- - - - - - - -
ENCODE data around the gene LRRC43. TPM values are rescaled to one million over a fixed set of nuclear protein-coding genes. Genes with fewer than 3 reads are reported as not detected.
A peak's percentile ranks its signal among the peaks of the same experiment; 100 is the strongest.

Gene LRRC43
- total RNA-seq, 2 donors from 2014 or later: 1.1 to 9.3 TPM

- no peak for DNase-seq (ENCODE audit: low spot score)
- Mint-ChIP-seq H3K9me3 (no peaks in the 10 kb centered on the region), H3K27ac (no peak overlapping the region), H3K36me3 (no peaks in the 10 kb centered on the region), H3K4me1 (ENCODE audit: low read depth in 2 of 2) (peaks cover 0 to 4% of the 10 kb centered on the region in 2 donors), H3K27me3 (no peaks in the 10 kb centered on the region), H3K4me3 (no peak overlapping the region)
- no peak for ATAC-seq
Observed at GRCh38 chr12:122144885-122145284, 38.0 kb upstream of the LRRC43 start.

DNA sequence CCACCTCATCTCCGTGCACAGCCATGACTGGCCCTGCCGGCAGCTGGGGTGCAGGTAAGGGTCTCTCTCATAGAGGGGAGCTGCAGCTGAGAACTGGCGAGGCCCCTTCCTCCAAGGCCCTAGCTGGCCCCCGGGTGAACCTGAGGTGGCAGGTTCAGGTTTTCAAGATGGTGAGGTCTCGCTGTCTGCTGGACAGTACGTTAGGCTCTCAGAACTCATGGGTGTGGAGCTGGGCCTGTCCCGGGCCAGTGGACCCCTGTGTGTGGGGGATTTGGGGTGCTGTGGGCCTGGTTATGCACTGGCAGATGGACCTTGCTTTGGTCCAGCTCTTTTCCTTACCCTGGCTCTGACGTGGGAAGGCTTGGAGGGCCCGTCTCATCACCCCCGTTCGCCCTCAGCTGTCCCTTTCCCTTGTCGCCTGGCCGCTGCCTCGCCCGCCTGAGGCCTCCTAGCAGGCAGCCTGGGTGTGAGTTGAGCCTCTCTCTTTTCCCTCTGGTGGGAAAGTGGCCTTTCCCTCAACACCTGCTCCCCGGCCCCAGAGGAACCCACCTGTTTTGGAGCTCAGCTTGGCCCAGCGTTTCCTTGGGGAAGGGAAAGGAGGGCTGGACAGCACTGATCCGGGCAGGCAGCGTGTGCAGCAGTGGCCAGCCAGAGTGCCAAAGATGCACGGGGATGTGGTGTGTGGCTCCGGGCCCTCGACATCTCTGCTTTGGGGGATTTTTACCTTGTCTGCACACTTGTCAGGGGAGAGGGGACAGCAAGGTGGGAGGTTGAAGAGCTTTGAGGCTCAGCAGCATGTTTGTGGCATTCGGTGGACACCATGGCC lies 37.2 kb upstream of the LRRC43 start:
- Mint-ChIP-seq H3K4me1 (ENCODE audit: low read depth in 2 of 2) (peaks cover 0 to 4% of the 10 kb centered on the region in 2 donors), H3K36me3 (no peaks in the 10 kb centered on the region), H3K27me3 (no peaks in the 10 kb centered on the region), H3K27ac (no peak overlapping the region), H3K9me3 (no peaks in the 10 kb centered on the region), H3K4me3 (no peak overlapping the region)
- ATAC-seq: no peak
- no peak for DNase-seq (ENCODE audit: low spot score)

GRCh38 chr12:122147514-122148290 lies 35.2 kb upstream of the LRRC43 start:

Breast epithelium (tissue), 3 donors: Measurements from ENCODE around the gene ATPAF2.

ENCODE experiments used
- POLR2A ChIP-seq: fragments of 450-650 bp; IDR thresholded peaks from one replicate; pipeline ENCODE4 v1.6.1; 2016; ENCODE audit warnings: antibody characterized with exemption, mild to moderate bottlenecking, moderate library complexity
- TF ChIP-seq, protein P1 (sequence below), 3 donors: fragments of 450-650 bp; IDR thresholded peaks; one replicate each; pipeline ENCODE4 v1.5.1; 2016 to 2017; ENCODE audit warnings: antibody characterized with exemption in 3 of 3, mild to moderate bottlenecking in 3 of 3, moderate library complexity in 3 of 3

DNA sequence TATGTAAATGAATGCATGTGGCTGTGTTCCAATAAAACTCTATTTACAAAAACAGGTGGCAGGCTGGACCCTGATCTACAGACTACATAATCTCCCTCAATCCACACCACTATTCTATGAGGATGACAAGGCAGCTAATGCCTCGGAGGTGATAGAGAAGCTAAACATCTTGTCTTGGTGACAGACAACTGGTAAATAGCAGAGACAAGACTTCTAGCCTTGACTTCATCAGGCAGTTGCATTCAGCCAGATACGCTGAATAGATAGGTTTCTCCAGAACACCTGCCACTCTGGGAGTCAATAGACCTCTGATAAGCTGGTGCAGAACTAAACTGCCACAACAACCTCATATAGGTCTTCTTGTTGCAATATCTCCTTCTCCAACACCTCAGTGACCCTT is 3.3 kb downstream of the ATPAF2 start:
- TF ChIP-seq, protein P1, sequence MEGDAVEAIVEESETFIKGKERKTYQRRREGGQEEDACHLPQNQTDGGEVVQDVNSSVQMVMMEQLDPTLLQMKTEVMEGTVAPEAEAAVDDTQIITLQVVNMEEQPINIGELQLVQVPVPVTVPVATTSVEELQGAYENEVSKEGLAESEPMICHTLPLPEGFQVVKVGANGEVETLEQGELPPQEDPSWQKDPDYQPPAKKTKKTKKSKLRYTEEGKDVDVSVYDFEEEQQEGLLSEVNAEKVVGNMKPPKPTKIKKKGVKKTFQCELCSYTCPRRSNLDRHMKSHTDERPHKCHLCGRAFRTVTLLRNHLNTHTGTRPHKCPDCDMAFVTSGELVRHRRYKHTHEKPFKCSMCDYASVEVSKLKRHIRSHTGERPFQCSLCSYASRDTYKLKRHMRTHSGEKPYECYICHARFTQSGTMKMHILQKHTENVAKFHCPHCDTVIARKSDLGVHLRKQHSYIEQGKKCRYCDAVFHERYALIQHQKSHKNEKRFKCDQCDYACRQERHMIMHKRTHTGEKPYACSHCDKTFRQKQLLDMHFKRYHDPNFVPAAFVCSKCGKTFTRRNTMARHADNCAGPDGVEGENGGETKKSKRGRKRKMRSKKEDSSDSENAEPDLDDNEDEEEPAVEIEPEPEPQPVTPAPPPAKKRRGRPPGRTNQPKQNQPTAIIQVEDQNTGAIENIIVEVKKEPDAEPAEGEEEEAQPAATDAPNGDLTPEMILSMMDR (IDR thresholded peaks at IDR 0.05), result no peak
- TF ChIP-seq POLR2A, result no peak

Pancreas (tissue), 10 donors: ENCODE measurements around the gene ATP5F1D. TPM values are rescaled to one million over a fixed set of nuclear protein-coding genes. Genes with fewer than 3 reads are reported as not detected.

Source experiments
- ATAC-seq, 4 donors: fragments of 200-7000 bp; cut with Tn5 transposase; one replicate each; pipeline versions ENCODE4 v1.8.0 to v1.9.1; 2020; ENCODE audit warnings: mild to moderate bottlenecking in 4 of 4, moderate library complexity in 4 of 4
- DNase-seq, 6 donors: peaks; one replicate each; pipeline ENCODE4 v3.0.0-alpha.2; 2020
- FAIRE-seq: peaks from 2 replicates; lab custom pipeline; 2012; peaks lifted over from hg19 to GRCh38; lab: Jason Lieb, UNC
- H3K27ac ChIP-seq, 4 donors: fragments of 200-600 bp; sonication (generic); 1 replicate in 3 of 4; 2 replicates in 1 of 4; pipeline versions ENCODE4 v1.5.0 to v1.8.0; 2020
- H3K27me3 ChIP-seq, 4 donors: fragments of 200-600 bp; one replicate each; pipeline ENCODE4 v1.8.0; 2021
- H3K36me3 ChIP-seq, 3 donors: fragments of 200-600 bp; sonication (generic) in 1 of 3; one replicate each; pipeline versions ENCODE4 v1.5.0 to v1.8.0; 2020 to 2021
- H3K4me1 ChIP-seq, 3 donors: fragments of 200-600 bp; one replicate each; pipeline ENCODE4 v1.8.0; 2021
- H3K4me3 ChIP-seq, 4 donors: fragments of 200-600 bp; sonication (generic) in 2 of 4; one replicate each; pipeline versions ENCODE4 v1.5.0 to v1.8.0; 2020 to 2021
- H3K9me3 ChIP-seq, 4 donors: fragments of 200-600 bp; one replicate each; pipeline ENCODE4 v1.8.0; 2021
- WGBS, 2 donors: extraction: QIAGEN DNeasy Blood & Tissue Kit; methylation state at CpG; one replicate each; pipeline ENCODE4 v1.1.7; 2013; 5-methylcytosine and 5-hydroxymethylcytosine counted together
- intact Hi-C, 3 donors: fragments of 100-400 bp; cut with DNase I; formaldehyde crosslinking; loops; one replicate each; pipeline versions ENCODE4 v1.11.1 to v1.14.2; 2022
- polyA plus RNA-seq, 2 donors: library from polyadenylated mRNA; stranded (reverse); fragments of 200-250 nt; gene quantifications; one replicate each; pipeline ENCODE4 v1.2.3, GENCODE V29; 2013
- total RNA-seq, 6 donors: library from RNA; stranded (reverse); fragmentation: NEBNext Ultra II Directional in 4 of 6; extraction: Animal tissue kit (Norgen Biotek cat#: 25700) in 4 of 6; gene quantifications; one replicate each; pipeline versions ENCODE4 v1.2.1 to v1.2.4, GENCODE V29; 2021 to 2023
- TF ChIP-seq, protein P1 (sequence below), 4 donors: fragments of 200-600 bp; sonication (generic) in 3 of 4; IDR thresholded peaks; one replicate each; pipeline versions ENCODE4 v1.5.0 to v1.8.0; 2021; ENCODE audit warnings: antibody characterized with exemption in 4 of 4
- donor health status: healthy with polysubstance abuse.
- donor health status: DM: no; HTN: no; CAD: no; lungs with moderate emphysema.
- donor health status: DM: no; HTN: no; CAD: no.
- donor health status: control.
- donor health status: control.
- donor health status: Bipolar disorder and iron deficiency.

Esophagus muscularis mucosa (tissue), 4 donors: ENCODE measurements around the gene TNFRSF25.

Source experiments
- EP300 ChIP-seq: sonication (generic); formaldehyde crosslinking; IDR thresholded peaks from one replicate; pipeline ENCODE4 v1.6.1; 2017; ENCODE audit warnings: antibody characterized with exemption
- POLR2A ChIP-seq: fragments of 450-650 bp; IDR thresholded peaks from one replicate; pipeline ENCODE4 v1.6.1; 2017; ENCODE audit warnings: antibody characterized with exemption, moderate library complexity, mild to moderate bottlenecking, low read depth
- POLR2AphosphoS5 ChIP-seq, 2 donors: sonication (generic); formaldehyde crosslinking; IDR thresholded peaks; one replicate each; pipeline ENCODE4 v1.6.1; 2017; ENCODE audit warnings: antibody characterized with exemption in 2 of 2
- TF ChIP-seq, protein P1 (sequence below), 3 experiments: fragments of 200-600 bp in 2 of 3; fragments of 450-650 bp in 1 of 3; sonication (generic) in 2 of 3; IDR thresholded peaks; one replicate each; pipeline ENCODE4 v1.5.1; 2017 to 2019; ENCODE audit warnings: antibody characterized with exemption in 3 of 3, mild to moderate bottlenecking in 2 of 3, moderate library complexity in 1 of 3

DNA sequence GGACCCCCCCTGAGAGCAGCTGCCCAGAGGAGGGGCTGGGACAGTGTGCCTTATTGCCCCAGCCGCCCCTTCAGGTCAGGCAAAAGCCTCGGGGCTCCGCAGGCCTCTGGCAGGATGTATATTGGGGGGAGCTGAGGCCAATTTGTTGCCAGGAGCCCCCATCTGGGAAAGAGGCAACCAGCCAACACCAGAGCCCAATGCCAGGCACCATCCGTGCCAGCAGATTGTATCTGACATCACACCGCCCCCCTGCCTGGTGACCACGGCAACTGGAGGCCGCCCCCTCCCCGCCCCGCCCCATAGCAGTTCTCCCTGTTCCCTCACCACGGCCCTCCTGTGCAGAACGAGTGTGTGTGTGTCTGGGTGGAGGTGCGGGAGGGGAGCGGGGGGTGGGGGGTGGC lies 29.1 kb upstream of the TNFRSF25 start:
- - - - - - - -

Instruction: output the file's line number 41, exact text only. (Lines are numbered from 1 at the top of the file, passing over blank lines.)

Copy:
- donor health status: control.